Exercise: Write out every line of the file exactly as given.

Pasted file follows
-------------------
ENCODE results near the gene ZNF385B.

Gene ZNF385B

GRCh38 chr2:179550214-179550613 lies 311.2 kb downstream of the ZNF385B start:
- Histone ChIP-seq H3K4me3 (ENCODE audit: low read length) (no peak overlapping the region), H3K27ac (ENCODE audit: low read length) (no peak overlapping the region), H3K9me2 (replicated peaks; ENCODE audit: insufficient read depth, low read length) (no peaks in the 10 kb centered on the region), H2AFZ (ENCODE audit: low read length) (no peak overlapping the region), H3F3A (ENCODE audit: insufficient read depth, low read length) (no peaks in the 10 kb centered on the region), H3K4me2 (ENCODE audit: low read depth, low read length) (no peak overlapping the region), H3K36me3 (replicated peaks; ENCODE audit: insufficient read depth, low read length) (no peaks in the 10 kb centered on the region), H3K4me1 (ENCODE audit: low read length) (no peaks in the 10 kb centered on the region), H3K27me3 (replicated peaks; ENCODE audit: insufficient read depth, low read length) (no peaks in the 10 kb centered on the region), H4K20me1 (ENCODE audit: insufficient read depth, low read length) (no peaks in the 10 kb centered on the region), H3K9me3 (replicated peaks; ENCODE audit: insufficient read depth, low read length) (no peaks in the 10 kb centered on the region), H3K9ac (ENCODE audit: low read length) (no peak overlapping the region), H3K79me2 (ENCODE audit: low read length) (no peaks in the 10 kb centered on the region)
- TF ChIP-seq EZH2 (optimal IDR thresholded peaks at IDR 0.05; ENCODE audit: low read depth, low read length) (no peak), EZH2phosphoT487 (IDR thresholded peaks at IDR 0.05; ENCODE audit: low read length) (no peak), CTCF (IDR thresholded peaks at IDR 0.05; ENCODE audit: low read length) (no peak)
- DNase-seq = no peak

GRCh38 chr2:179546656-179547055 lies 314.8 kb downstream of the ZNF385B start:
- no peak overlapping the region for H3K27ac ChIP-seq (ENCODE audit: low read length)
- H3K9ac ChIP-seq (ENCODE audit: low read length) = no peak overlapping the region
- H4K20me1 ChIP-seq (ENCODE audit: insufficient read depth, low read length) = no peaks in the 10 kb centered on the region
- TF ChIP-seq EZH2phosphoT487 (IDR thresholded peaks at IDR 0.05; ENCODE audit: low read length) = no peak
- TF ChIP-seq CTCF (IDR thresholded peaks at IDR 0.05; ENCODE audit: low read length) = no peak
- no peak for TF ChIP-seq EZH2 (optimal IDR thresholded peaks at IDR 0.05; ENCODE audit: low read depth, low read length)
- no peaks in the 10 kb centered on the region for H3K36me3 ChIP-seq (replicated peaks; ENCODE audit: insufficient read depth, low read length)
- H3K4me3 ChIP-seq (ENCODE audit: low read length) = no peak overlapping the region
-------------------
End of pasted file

ENCODE results near the gene ZNF385B.

Gene ZNF385B

GRCh38 chr2:179550214-179550613 lies 311.2 kb downstream of the ZNF385B start:
- Histone ChIP-seq H3K4me3 (ENCODE audit: low read length) (no peak overlapping the region), H3K27ac (ENCODE audit: low read length) (no peak overlapping the region), H3K9me2 (replicated peaks; ENCODE audit: insufficient read depth, low read length) (no peaks in the 10 kb centered on the region), H2AFZ (ENCODE audit: low read length) (no peak overlapping the region), H3F3A (ENCODE audit: insufficient read depth, low read length) (no peaks in the 10 kb centered on the region), H3K4me2 (ENCODE audit: low read depth, low read length) (no peak overlapping the region), H3K36me3 (replicated peaks; ENCODE audit: insufficient read depth, low read length) (no peaks in the 10 kb centered on the region), H3K4me1 (ENCODE audit: low read length) (no peaks in the 10 kb centered on the region), H3K27me3 (replicated peaks; ENCODE audit: insufficient read depth, low read length) (no peaks in the 10 kb centered on the region), H4K20me1 (ENCODE audit: insufficient read depth, low read length) (no peaks in the 10 kb centered on the region), H3K9me3 (replicated peaks; ENCODE audit: insufficient read depth, low read length) (no peaks in the 10 kb centered on the region), H3K9ac (ENCODE audit: low read length) (no peak overlapping the region), H3K79me2 (ENCODE audit: low read length) (no peaks in the 10 kb centered on the region)
- TF ChIP-seq EZH2 (optimal IDR thresholded peaks at IDR 0.05; ENCODE audit: low read depth, low read length) (no peak), EZH2phosphoT487 (IDR thresholded peaks at IDR 0.05; ENCODE audit: low read length) (no peak), CTCF (IDR thresholded peaks at IDR 0.05; ENCODE audit: low read length) (no peak)
- DNase-seq = no peak

GRCh38 chr2:179546656-179547055 lies 314.8 kb downstream of the ZNF385B start:
- no peak overlapping the region for H3K27ac ChIP-seq (ENCODE audit: low read length)
- H3K9ac ChIP-seq (ENCODE audit: low read length) = no peak overlapping the region
- H4K20me1 ChIP-seq (ENCODE audit: insufficient read depth, low read length) = no peaks in the 10 kb centered on the region
- TF ChIP-seq EZH2phosphoT487 (IDR thresholded peaks at IDR 0.05; ENCODE audit: low read length) = no peak
- TF ChIP-seq CTCF (IDR thresholded peaks at IDR 0.05; ENCODE audit: low read length) = no peak
- no peak for TF ChIP-seq EZH2 (optimal IDR thresholded peaks at IDR 0.05; ENCODE audit: low read depth, low read length)
- no peaks in the 10 kb centered on the region for H3K36me3 ChIP-seq (replicated peaks; ENCODE audit: insufficient read depth, low read length)
- H3K4me3 ChIP-seq (ENCODE audit: low read length) = no peak overlapping the region